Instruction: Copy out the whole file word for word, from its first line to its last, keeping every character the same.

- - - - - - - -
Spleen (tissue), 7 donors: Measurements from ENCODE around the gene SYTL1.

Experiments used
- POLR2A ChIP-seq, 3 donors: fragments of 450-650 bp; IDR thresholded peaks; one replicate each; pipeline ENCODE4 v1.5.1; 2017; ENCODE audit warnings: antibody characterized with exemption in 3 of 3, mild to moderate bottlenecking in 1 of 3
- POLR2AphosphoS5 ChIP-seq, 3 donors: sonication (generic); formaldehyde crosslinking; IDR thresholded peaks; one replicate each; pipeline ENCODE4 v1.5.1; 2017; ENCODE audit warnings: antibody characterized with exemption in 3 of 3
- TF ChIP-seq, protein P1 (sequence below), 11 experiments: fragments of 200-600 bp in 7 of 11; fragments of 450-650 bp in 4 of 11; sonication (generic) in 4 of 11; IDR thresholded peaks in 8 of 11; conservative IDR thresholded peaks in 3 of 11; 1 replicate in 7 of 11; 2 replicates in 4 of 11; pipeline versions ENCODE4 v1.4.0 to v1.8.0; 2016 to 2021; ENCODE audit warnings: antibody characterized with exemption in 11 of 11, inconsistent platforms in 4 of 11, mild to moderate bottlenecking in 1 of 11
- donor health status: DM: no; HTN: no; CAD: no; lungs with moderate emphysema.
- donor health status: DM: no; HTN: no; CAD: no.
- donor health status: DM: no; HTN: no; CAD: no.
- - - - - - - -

Spleen (tissue), 7 donors: Measurements from ENCODE around the gene SYTL1.

Experiments used
- POLR2A ChIP-seq, 3 donors: fragments of 450-650 bp; IDR thresholded peaks; one replicate each; pipeline ENCODE4 v1.5.1; 2017; ENCODE audit warnings: antibody characterized with exemption in 3 of 3, mild to moderate bottlenecking in 1 of 3
- POLR2AphosphoS5 ChIP-seq, 3 donors: sonication (generic); formaldehyde crosslinking; IDR thresholded peaks; one replicate each; pipeline ENCODE4 v1.5.1; 2017; ENCODE audit warnings: antibody characterized with exemption in 3 of 3
- TF ChIP-seq, protein P1 (sequence below), 11 experiments: fragments of 200-600 bp in 7 of 11; fragments of 450-650 bp in 4 of 11; sonication (generic) in 4 of 11; IDR thresholded peaks in 8 of 11; conservative IDR thresholded peaks in 3 of 11; 1 replicate in 7 of 11; 2 replicates in 4 of 11; pipeline versions ENCODE4 v1.4.0 to v1.8.0; 2016 to 2021; ENCODE audit warnings: antibody characterized with exemption in 11 of 11, inconsistent platforms in 4 of 11, mild to moderate bottlenecking in 1 of 11
- donor health status: DM: no; HTN: no; CAD: no; lungs with moderate emphysema.
- donor health status: DM: no; HTN: no; CAD: no.
- donor health status: DM: no; HTN: no; CAD: no.